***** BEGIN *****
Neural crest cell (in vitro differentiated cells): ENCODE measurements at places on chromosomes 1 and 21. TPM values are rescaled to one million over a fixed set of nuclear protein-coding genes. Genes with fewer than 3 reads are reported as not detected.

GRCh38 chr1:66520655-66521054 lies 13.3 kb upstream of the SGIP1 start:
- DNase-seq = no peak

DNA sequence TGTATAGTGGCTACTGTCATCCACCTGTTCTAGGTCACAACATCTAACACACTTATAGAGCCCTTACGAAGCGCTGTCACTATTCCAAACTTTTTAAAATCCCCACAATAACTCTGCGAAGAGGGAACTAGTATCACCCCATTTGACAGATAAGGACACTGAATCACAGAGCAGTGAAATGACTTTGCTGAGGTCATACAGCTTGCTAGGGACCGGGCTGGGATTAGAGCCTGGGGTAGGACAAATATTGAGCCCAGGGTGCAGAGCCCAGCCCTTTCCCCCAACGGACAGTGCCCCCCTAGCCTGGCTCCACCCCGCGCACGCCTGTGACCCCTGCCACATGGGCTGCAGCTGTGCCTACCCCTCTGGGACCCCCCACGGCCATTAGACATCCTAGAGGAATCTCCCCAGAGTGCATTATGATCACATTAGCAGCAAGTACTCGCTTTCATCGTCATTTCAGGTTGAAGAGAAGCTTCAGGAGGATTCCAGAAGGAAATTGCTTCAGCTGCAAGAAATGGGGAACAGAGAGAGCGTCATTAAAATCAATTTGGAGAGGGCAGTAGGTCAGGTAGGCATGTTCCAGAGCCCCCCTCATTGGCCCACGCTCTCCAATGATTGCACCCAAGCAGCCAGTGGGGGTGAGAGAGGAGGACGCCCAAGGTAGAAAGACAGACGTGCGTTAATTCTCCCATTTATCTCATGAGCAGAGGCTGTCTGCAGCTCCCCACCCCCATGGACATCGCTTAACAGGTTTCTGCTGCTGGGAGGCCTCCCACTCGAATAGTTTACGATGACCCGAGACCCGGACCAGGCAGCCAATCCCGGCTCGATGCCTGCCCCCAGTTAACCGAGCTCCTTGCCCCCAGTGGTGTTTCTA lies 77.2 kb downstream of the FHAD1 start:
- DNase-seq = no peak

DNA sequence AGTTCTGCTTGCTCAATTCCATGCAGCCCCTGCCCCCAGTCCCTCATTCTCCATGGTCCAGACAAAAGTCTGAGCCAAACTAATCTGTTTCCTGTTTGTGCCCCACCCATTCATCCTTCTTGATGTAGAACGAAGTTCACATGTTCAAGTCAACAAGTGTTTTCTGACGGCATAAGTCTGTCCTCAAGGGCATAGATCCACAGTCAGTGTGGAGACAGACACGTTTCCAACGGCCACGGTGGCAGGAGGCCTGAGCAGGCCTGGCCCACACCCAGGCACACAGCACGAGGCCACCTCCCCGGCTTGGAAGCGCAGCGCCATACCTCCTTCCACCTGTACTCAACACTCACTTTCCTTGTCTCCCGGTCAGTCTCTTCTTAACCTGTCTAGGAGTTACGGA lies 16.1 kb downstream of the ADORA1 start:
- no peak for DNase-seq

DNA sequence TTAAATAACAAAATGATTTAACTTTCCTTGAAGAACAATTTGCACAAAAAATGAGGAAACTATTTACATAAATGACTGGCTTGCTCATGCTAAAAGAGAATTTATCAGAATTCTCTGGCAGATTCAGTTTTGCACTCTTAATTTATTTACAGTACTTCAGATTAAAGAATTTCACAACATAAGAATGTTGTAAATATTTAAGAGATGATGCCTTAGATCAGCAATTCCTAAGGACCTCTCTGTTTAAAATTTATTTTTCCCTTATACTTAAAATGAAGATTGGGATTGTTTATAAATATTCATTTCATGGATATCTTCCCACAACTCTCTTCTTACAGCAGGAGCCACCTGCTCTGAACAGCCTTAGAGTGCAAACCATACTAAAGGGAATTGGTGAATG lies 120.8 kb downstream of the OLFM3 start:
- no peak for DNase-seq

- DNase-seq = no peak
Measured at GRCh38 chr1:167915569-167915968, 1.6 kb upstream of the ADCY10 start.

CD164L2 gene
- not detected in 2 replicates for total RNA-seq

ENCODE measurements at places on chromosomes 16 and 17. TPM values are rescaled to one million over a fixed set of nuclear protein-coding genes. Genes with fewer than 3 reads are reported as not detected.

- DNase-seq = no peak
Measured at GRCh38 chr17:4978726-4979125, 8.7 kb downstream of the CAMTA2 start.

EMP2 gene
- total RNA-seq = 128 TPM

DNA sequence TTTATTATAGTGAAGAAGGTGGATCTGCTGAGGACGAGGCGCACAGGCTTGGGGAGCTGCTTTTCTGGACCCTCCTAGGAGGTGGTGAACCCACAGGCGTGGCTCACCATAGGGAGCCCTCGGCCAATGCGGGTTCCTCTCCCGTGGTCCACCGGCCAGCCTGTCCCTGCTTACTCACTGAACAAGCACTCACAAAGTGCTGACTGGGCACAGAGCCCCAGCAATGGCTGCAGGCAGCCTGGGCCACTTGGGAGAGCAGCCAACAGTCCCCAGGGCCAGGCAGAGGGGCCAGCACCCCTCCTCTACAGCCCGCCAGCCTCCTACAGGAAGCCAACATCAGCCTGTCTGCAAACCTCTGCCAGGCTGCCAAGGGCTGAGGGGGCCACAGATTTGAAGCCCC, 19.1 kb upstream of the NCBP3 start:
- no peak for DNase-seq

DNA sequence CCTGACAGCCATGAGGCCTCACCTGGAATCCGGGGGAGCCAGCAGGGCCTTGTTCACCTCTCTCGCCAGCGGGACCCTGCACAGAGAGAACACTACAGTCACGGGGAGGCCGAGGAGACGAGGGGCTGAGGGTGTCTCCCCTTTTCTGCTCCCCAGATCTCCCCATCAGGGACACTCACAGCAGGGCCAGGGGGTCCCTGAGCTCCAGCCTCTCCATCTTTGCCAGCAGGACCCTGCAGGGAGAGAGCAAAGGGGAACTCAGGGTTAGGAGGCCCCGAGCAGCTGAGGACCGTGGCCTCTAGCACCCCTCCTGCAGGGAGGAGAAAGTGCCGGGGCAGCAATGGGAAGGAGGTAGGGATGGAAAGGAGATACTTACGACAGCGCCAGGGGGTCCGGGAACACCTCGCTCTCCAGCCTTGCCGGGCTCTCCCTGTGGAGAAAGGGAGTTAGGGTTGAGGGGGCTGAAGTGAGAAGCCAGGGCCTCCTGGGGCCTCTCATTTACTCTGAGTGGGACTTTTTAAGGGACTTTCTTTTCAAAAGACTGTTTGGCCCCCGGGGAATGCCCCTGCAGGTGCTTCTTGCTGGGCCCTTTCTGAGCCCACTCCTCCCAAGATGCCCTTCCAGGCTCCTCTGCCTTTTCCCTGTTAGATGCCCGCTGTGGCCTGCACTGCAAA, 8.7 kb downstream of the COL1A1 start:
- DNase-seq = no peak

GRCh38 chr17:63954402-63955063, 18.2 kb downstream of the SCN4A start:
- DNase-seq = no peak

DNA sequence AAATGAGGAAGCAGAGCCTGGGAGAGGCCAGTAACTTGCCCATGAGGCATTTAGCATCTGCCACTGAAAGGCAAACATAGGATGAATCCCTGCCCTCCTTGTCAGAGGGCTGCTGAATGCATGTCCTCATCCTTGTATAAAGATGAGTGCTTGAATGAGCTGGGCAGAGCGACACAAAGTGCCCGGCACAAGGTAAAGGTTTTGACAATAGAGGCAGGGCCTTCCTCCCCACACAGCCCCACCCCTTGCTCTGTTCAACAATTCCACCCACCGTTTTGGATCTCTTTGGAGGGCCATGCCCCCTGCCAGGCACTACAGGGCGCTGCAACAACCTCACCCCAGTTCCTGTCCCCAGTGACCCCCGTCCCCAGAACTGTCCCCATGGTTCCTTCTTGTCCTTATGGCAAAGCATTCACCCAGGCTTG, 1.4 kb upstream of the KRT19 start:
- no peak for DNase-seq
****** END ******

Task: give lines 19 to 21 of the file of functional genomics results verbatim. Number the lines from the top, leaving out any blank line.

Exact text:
DNA sequence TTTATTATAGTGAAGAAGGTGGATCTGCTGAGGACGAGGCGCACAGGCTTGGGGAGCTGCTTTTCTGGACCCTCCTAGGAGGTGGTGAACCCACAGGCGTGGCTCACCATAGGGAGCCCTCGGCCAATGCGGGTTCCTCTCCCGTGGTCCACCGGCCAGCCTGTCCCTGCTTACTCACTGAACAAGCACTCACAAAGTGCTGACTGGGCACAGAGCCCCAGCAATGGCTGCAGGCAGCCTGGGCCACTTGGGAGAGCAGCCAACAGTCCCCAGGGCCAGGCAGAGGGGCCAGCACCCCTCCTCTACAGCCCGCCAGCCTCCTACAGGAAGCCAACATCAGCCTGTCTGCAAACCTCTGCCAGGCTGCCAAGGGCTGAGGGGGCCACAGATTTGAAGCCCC, 19.1 kb upstream of the NCBP3 start:
- no peak for DNase-seq

DNA sequence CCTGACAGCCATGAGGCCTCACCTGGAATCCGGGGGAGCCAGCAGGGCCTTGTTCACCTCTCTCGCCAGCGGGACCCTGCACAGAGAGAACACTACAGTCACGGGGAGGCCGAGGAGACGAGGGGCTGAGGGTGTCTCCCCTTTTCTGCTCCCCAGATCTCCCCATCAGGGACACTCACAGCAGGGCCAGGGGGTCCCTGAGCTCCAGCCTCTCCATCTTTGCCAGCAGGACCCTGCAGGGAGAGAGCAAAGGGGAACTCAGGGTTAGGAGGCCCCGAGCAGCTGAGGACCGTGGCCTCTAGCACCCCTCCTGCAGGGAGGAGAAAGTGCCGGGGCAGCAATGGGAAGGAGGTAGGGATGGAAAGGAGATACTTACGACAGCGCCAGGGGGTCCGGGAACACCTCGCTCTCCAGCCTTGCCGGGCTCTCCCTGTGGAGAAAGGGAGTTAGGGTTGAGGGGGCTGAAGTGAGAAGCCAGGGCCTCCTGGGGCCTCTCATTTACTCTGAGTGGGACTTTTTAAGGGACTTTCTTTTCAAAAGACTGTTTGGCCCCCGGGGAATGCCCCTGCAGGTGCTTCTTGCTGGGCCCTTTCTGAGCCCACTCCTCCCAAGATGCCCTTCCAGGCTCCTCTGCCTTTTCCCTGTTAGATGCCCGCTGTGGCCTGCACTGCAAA, 8.7 kb downstream of the COL1A1 start: